Generally, when you try to hurry an audit, the IRS agent starts proposing adjustments that are adverse to your interests. However, if the IRS agent is overly pessimistic, it may be to your advantage to take any such assessments to the next level. I generally skip the appeal and file a Petition with the Tax Court. In any case, you are better off working with a Tax Attorney on this matter, especially if any significant amounts are under consideration. I hope this helps.
Andrew J. Wyman
I see no reason to rush the audit. First of all, by going past April 15th, the 2008 tax year goes off the table (presuming you filed it timely on or before April 15, 2009). So, even if 2009 was being audited, the auditor will recommend adjustments to all open years if he/she finds a problem in the year of audit.
To answer your question specifically, there is no 45-day limite to an IRS audit. Most audits last longer than 45 days.
Hopefully, your accountant has documented the initial meeting with an internal memorandum, noting what information has been shared. Also, he should be documenting all discussions.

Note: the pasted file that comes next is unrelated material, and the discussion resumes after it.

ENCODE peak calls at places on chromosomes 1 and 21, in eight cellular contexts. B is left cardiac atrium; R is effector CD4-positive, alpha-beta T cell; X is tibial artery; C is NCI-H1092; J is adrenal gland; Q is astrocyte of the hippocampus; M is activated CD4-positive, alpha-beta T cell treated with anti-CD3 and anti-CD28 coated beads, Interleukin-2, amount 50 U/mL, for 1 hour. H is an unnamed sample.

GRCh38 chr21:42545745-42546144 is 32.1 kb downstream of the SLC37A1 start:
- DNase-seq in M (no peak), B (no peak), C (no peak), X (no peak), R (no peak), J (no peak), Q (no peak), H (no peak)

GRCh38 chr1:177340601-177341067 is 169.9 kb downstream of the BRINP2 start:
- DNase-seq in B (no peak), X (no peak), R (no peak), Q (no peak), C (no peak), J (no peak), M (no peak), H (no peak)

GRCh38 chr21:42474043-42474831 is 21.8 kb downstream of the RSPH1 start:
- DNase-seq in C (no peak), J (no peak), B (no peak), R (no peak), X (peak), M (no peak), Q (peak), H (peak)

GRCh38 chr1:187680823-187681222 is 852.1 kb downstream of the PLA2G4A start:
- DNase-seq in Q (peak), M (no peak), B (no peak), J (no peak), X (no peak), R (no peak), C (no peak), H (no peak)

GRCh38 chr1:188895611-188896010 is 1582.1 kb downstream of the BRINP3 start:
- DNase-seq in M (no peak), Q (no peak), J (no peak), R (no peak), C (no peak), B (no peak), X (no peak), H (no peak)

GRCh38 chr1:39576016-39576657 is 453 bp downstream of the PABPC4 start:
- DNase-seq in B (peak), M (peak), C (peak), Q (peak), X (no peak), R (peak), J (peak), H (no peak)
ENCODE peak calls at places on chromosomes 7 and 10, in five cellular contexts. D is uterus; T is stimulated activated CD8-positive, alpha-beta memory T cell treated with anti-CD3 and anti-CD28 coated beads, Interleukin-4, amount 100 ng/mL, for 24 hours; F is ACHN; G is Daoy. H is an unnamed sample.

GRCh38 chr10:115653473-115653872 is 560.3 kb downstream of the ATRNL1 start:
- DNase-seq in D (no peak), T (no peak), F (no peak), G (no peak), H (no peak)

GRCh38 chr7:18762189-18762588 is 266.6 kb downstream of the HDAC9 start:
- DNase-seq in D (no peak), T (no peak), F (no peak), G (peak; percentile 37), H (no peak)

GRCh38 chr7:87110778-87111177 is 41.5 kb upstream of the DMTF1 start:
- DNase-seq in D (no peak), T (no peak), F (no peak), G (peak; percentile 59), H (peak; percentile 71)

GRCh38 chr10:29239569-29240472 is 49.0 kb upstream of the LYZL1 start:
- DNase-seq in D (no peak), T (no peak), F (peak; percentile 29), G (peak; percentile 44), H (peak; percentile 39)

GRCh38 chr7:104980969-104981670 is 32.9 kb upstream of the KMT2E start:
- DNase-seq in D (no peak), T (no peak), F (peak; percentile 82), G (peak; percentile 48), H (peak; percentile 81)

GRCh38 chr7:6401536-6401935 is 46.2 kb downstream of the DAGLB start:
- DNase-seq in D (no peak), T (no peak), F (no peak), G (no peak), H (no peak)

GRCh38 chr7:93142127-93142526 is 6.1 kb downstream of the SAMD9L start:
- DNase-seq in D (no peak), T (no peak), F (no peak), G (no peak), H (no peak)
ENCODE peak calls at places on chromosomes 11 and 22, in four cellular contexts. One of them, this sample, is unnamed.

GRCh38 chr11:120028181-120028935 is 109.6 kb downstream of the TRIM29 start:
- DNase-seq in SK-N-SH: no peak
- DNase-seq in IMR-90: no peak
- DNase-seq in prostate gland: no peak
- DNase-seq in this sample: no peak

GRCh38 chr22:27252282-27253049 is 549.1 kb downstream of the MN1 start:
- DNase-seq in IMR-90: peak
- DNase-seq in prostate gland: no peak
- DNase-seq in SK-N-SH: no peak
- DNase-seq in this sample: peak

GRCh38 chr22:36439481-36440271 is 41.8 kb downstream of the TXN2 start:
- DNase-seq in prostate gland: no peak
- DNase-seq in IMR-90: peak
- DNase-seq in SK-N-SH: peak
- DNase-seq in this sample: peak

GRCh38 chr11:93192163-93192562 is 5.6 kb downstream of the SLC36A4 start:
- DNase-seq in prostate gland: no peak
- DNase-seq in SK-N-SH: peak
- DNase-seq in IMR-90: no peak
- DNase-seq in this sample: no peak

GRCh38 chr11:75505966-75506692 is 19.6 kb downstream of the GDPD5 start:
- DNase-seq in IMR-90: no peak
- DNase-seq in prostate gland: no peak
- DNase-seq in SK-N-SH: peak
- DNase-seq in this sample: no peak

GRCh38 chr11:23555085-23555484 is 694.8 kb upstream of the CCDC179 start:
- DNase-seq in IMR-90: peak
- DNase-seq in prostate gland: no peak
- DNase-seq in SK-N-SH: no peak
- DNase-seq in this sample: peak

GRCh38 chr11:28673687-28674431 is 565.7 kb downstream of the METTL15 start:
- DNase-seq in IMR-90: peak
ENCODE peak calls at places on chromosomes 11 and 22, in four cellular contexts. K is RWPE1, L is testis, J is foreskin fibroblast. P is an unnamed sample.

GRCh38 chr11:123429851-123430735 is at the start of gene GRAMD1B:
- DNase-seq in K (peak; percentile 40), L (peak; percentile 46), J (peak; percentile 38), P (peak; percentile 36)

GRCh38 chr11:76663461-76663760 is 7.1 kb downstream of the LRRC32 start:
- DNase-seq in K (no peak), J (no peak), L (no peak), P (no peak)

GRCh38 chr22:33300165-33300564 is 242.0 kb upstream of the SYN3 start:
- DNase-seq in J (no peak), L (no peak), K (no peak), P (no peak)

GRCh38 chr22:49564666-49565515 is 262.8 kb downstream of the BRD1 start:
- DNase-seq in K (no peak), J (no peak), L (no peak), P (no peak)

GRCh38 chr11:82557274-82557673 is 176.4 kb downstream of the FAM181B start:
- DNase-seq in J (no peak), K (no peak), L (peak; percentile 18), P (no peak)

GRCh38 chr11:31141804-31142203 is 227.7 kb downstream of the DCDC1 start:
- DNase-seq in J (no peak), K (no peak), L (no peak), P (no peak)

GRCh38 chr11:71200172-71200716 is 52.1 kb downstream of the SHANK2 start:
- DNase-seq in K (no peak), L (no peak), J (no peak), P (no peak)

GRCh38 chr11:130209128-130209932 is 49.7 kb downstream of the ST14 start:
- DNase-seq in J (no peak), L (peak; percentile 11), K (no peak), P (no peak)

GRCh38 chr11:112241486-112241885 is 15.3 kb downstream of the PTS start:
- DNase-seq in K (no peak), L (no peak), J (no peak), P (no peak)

When a report is issued by the auditor, I would encourage you to take the matter to the Office of Appeals and bypass that step as suggested by my colleague. In my opnion, you should attempt to resolve your issues at the lowest level possible.
So, don't sweat the small stuff (the delays). Rather, focus on being positive and upbeat with the auditor. Better yet, let your accountant be positive and upbeat and you stay home! It is always a good idea to have a buffer between you and an inquisitive IRS agent.
Marty Davidoff, [email protected], 732-274-1600. This answer is provided for general information only. You should seek advice from an attorney or tax professional.
Some large entity audits go on for YEARS. There is no limit. I'd like to know where you heard that.
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Curt Harrington Patent & Tax Law Attorney Certified Tax Specialist by the California Board of Legal Specialization PATENTAX.COM This communication is general information and not legal advice, and does not create an attorney-client relationship. This communication should not be relied upon as any type of legal advice. Please note that no attorney-client relationship exists between the sender and the recipient of this message in the absence of either (1) a signed fee contract and (2) remission of an agreed-upon retainer. Absent such an agreement and retainer, I am not engaged by you as an attorney, nor is any other member of my law firm.
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